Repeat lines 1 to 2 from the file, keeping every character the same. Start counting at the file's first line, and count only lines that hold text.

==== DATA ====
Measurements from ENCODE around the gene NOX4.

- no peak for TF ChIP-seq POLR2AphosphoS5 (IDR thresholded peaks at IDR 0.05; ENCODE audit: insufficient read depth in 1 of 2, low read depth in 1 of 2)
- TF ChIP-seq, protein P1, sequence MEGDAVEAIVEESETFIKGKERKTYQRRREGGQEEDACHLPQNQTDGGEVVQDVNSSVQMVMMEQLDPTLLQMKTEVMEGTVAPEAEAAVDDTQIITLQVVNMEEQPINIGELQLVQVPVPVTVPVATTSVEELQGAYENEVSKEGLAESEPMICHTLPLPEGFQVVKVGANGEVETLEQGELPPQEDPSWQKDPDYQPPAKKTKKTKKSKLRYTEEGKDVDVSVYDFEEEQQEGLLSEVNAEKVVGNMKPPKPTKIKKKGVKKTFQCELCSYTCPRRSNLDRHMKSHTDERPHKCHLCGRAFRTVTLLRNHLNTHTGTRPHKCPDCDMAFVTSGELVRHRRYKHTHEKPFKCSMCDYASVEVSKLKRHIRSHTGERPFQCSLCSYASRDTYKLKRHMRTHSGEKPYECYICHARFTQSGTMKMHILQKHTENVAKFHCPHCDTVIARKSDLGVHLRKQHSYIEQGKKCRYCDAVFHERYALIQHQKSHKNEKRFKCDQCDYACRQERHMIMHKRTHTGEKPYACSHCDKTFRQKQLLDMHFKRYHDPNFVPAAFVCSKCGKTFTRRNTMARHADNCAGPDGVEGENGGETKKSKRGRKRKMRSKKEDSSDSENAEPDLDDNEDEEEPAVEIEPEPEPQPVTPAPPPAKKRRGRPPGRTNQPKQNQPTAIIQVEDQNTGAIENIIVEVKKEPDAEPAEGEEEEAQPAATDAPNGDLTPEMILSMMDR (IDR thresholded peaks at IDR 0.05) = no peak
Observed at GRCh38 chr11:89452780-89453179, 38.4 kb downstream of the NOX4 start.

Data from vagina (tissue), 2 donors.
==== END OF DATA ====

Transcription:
Measurements from ENCODE around the gene NOX4.

- no peak for TF ChIP-seq POLR2AphosphoS5 (IDR thresholded peaks at IDR 0.05; ENCODE audit: insufficient read depth in 1 of 2, low read depth in 1 of 2)